When HS>T and S>0 for the existing portfolio, the system will prompt with a query message like “You have now achieved your target return. Do you wish to have your investment redeemed?” to the investor. If the reply is affirmative, a REDEMPTION flag is set and a redemption algorithm gets executed by the computer server 20. If negative, the system resumes back to the normal mode to continue.
(4) Buy & Hold (P-) Mode
(5) Market (M-) Mode
(6) Bear (R-) Mode
(7) Bull (B-) Mode
(8) Lower Filter (L-) Mode
(9) Upper Filter (U-) Mode
Based on the user determinable parameters or values mentioned above, the following rebalancing strategies by the present invention are possible.
(1) Buy and Hold Strategy
(2) Managed Strategy
(3) Benchmark Strategy
(4) Passive Benchmark Strategy
(5) Managed Benchmark Strategy
(6) Profit Only Strategy
Managed strategies using L- and U-Modes can be further simplified by introducing the Tara Trading Band (TB) parameter defined as TB=(L+U)/2, where L=−U/2. When TB is set by the investor, it would automatically set values of L and U.
Actual portfolio weights achieved under various realistic constraints to parameters just mentioned above may differ considerably from optimal weights as suggested by the mathematical algorithm in the computer server 20. This would be so, especially when the available cash of a particular investor may be limited to buy enough shares of securities, as the system would have recommended. Thus it would be unrealistic to achieve the same expected return on an existing portfolio as that from a scenario portfolio, which is supposedly optimal, proposed by the system. A series of mathematical iteration to adjust to optimal portfolio weights by correcting the existing weights may result in continuous trading resulting in tremendous transaction costs. In many cases the final solution reached through continued trades might converge either with a dampening or explosive oscillation. Consequently, the present invention entails the investor to specify a tolerance level for the expected return on the existing portfolio compared to that on a scenario portfolio in order to force an approximate solution during calculating an optimized performance of the existing portfolio.
Features and Architecture
An embodiment of the present invention includes the following logical or business components in the computer server 20:
Quote and chart components
User account information components
Each component is respectively a combination of software and/or hardware entities, such as a set of mathematical algorithm codes or an electronic circuit, which describes the business logic or performs a computation.
A Query module of the computer server 20 assists the user in screening stocks and selecting these into his/her portfolio. The user specifies his/her investment requirements (e.g., the P/E ratio, etc.), preferences (e.g., the industry type, etc.) or other criteria to the computer server 20. The Query module then generate queries (e.g., a list of stocks satisfied the user requirements and preferences) based on the above-mentioned user-specified data such as the industry type, P/E ratio, etc., and feedback the queries to the user. The user may select stocks into his portfolio from the list returned by the query procedure.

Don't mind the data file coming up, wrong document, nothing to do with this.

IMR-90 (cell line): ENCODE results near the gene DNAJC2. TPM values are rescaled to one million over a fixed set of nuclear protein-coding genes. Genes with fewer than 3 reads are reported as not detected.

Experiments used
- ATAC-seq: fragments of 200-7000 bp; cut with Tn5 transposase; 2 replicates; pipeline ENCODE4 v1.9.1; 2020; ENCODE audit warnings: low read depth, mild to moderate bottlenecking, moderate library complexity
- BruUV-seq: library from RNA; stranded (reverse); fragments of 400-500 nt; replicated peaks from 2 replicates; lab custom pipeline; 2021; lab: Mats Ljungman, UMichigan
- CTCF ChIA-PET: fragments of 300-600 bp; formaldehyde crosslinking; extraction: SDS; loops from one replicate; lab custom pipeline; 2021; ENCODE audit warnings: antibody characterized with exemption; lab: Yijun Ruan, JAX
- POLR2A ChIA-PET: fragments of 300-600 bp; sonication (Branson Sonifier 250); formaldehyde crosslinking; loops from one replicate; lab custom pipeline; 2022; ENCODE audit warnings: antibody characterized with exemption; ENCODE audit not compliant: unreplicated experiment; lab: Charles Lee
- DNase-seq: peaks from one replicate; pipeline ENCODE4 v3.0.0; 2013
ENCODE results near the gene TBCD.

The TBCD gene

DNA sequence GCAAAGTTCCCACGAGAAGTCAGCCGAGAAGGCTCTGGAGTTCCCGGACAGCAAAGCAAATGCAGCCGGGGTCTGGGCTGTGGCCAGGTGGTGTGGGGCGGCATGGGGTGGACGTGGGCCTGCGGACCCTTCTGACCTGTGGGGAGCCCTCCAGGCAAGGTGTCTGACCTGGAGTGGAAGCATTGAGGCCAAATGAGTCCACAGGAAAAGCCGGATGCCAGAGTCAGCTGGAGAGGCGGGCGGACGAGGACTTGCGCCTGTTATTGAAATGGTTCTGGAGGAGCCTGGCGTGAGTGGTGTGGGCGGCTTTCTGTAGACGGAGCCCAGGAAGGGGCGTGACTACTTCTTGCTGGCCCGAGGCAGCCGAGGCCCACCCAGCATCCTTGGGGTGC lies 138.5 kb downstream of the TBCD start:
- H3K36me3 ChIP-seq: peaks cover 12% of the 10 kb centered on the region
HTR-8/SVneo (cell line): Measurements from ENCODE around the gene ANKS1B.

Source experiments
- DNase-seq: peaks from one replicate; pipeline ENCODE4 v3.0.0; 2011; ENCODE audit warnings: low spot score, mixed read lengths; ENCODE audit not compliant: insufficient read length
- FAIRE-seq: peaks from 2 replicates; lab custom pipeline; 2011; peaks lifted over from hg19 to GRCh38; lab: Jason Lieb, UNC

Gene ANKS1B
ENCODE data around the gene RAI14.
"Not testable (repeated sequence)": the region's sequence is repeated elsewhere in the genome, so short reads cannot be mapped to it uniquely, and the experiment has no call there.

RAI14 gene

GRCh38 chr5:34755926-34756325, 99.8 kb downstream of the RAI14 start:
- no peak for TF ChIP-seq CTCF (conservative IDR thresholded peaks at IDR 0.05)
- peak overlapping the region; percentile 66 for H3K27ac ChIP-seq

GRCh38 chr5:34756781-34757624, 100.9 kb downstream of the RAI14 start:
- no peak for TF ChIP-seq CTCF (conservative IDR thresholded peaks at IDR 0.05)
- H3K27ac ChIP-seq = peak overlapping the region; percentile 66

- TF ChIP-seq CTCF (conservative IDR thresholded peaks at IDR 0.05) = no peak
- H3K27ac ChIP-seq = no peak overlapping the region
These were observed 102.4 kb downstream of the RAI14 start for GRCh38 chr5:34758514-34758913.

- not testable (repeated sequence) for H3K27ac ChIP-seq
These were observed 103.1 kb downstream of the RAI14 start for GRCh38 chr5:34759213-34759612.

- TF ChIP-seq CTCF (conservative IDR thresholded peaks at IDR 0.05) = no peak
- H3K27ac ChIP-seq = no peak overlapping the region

The data used by the Query module to generate the query list typically come from databases that is widely available with or without fees to the public over the Internet and other sources, and these data should be updated by the computer server 20 every night for maintaining the most updated information of investment data.
The Portfolio Component includes several sub-modules for the computer server algorithm, trading strategies, portfolio preferences, and/or trading. One sub-module implements the predetermined mathematical algorithm derived from the Modern Portfolio Theory, which determines the types and quantities of stocks, bonds and mutual funds to trade for the user portfolio. The output of the computer server 20 engine is a scenario portfolio theoretically the most efficient portfolio fitting the user's investment objectives, given constraints imposed by practical considerations, such as the size of a round of stocks.
Real time data of stocks is constantly monitored by the computer server 20 to determine the values of the user's present existing portfolio and the scenario portfolio computed by the server engine. Expected returns of the stocks in the portfolios (existing or scenario), the actual track record of the present existing portfolio, and market conditions are used to trigger actual trading of securities in the existing portfolio when necessary.
Trading may be in a manual or an automatic mode. Automatic mode may be convenient for users/investors testing their investment strategies with “virtual cash”. Since the theoretically optimal portfolio may be slightly different at each point in time the triggering module is used to limit the frequency of re-balancing.
The data used for this portfolio component comes from the real time data sources, such as current market quotes of stocks over the Internet, and the historic database, such as the previous closing quotes of the stocks. The database for all stock components in the existing portfolio should be updated after each trading day.
The accounting component maintains a double entry accounting system in the computer server 20. Information from account creating, transfers and trading is stored into a general ledger. The general ledger may be presented to the user for inspection whenever requested.
The performance-monitoring component tracks the users' portfolios and the market returns. The update results are output in the form of GIF charts to the users.
Quote and chart components are used to generate quotes for price and trading history, or other related information of bonds, stocks, and mutual funds. Thus, they can be used to provide the users information for research on individual stocks specified by the users.